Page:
The Right Fit

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Finding the right career is a lot like trying on shoes. It’s difficult to find the perfect fit and looks can be deceiving. Sometimes what you try on in the store feels different later because it’s the wrong size. Often, it’s just the wrong shoe.

After graduation the hope is to immediately settle into a career. Some students have positions lined up before graduation and already know where life will take them next. For others, it’s a struggle.

The first 6 months after graduation you’re optimistic and determined to find the perfect job doing something close to what you majored in, if only the right company will give you a chance. You flood the market with recent graduate resumes and stalk your own email.

Six months later, after no responses, you’ll take anything that pays enough to make your student loan payments. But it’s the anything’s that make for bad fits. The hasty “it’s not what I really want but it will have to do because they don’t have my size and I’m tired of looking” fit. In the end, these fits are uncomfortable and only leave you shopping for a new shoe.

So how do you find the perfect fit?

If helps to have a great network and a marketable brand that people are interested in. I’ve joked that finding a job is like prostitution for work, but reality is you have to sell your skills to get noticed. Everyone wants a job. Many want the job you’re interested in and employers are looking for the best fit. It is more than just being qualified. The competition may be just as qualified, if not more. To land the job, you must be the purple cow – you must stand out.

It starts with a spectacular resume that showcases your skills. No matter what field you are entering a poorly organized resume or one with errors (even one) can cost you an opportunity. So think outside the box and find a unique way to showcase yourself. Second, prepare to be frustrated with the application process. Imagine spending an hour filling out a job application only for a computer program to sift through it in search of key words to determine if you’re a good fit.

I hate uploading a resume I’ve spent weeks revising only to have to parse it into little boxes that make it look ugly. Whose brilliant idea was that? Sometimes I wonder if it’s a test of patience. If you survive cutting and pasting your beautiful resume into an undesirable format you’ve passed the first test. To save your sanity, prepare a simple version of your resume as well and save it in rich text format (.rtf) for easier parsing.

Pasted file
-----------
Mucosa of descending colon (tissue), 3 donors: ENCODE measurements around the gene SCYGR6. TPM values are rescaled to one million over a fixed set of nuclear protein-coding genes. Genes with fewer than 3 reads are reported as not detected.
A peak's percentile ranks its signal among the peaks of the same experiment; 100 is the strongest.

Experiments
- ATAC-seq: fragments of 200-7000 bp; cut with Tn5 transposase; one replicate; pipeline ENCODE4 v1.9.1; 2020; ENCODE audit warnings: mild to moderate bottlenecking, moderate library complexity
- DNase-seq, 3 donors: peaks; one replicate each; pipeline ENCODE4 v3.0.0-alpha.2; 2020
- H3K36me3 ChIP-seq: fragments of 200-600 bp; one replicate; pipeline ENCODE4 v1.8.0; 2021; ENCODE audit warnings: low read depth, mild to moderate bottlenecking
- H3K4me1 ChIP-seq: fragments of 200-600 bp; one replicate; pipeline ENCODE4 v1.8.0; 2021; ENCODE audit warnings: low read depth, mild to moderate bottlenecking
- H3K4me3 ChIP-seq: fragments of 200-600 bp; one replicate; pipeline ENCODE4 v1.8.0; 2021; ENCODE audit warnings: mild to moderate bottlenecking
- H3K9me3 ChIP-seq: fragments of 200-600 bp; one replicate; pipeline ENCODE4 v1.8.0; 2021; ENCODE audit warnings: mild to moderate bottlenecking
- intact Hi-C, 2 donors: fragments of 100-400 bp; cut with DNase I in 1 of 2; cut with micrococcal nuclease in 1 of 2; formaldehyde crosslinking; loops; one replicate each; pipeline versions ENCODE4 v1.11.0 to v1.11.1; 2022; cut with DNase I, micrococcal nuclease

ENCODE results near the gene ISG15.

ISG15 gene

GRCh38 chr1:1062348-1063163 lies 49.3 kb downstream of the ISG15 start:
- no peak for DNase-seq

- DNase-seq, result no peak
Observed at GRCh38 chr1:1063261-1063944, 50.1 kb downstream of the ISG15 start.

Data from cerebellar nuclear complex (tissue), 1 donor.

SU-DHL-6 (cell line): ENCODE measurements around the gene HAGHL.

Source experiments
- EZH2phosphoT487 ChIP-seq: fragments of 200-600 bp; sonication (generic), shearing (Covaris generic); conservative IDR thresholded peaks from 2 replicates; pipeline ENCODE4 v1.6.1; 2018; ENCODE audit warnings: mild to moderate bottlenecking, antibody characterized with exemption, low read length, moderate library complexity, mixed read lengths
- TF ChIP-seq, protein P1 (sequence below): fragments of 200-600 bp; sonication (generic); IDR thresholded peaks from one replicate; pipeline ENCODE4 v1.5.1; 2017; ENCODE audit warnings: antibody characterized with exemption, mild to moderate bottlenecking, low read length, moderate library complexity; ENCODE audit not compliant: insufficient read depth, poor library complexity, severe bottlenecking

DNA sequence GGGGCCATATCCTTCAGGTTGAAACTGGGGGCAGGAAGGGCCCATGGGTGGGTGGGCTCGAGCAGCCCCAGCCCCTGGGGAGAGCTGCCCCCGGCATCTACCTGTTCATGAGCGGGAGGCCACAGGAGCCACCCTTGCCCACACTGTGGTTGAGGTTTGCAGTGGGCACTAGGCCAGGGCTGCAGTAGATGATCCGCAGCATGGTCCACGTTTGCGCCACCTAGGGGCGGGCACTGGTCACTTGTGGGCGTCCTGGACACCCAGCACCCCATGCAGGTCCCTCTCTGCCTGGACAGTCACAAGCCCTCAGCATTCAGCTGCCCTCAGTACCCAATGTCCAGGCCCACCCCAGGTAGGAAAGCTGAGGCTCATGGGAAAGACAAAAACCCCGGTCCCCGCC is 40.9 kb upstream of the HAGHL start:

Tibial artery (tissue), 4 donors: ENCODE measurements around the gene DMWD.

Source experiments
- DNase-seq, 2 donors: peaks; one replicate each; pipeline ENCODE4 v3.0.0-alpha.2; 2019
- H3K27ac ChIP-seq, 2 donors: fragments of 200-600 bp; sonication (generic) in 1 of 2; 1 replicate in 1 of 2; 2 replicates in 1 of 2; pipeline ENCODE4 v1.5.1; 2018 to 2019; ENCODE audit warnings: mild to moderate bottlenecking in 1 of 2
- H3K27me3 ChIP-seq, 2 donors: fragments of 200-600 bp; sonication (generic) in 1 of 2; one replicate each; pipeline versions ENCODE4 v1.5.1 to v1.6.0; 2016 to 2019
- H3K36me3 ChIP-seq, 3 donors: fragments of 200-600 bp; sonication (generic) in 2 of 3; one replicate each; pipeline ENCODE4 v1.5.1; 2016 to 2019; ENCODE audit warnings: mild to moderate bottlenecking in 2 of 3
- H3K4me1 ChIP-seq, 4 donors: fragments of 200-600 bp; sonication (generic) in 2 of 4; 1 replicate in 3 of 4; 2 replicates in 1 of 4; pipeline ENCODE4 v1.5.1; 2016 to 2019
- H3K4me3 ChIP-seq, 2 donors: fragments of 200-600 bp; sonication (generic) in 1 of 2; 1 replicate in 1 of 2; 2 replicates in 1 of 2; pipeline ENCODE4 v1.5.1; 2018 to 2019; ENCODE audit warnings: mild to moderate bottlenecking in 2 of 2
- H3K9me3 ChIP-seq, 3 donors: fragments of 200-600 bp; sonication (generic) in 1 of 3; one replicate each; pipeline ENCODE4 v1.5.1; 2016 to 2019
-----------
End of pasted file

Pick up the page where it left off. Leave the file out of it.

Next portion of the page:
Reality is we must work to survive. Sometimes in order to do that we must wear shoes that some days feel cramped and confining until we can get a better pair. But don’t stop trying on shoes. The right fit is everything.

Think about how much time you spend at work and the people you spend most of your time with. Are you happy? Do you like your coworkers? Do you feel satisfied in what you do? If not, you should. Happiness, not a paycheck, should be your ultimate goal, because you spend more time at work than any other place. What good does it do to drive a chariot if you have to meditate in the parking lot each day before you go into the building and avoid your coworkers?

Steve Jobs said it nicely,

“Your work is going to fill a large part of your life, and the only way to be truly satisfied is to do what you believe is great work. And the only way to do great work is to love what you do.
If you haven’t found it yet, keep looking. Don’t settle.
As with all matters of the heart, you’ll know when you find it.
And, like any great relationship, it just gets better and better as the years roll on.
So keep looking until you find it.
Don’t settle.”

It may take some time to find the right fit. There may be some imposters along the way. Just be more selective in the brands you try and get to know your preferred style. They should be attractive and comfortable, with just the right amount of space. Nothing beats slipping into a pair of shoes that feel good, but still leave you room to grow.

Best of luck in finding the right fit.

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Categories: Career, Creative Writing, Employment, Writing | Tags: , , , , , , , , , , , | 1 Comment

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One thought on “The Right Fit

  1. Pingback: Déjà vu – Defining Your Career Path to Make Good Art | The Next Hundred Miles

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